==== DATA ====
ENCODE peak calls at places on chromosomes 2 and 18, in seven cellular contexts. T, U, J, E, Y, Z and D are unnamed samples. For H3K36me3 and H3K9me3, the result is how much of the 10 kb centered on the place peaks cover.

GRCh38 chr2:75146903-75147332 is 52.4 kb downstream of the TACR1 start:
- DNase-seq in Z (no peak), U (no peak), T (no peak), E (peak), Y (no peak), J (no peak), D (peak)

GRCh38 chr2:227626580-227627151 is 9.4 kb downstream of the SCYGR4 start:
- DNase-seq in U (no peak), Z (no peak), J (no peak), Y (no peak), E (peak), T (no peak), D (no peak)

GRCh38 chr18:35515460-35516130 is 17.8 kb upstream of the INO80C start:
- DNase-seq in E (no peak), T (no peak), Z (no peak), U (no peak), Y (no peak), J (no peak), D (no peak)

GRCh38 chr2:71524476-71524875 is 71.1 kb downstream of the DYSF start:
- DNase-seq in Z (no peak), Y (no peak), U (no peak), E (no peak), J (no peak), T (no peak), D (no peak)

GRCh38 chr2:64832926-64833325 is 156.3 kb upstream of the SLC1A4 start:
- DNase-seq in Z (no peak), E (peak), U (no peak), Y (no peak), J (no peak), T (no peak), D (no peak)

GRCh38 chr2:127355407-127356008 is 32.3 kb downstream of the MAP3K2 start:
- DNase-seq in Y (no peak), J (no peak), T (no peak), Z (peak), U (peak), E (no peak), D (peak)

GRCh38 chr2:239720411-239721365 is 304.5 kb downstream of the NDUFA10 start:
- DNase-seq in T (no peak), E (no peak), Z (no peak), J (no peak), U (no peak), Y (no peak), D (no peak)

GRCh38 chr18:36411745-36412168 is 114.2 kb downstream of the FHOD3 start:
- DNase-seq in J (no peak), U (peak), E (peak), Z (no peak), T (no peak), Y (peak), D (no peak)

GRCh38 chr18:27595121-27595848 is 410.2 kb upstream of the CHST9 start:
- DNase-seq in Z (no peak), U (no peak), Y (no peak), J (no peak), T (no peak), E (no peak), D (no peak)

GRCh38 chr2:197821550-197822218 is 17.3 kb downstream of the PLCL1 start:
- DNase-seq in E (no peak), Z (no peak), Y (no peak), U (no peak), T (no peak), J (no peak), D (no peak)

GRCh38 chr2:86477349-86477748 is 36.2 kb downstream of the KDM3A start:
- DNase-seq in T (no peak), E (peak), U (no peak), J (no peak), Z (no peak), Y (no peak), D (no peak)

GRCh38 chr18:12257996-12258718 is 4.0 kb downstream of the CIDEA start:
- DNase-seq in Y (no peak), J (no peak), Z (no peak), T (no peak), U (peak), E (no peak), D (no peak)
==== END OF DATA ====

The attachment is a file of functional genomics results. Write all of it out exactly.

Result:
ENCODE peak calls at places on chromosomes 2 and 18, in seven cellular contexts. T, U, J, E, Y, Z and D are unnamed samples. For H3K36me3 and H3K9me3, the result is how much of the 10 kb centered on the place peaks cover.

GRCh38 chr2:75146903-75147332 is 52.4 kb downstream of the TACR1 start:
- DNase-seq in Z (no peak), U (no peak), T (no peak), E (peak), Y (no peak), J (no peak), D (peak)

GRCh38 chr2:227626580-227627151 is 9.4 kb downstream of the SCYGR4 start:
- DNase-seq in U (no peak), Z (no peak), J (no peak), Y (no peak), E (peak), T (no peak), D (no peak)

GRCh38 chr18:35515460-35516130 is 17.8 kb upstream of the INO80C start:
- DNase-seq in E (no peak), T (no peak), Z (no peak), U (no peak), Y (no peak), J (no peak), D (no peak)

GRCh38 chr2:71524476-71524875 is 71.1 kb downstream of the DYSF start:
- DNase-seq in Z (no peak), Y (no peak), U (no peak), E (no peak), J (no peak), T (no peak), D (no peak)

GRCh38 chr2:64832926-64833325 is 156.3 kb upstream of the SLC1A4 start:
- DNase-seq in Z (no peak), E (peak), U (no peak), Y (no peak), J (no peak), T (no peak), D (no peak)

GRCh38 chr2:127355407-127356008 is 32.3 kb downstream of the MAP3K2 start:
- DNase-seq in Y (no peak), J (no peak), T (no peak), Z (peak), U (peak), E (no peak), D (peak)

GRCh38 chr2:239720411-239721365 is 304.5 kb downstream of the NDUFA10 start:
- DNase-seq in T (no peak), E (no peak), Z (no peak), J (no peak), U (no peak), Y (no peak), D (no peak)

GRCh38 chr18:36411745-36412168 is 114.2 kb downstream of the FHOD3 start:
- DNase-seq in J (no peak), U (peak), E (peak), Z (no peak), T (no peak), Y (peak), D (no peak)

GRCh38 chr18:27595121-27595848 is 410.2 kb upstream of the CHST9 start:
- DNase-seq in Z (no peak), U (no peak), Y (no peak), J (no peak), T (no peak), E (no peak), D (no peak)

GRCh38 chr2:197821550-197822218 is 17.3 kb downstream of the PLCL1 start:
- DNase-seq in E (no peak), Z (no peak), Y (no peak), U (no peak), T (no peak), J (no peak), D (no peak)

GRCh38 chr2:86477349-86477748 is 36.2 kb downstream of the KDM3A start:
- DNase-seq in T (no peak), E (peak), U (no peak), J (no peak), Z (no peak), Y (no peak), D (no peak)

GRCh38 chr18:12257996-12258718 is 4.0 kb downstream of the CIDEA start:
- DNase-seq in Y (no peak), J (no peak), Z (no peak), T (no peak), U (peak), E (no peak), D (no peak)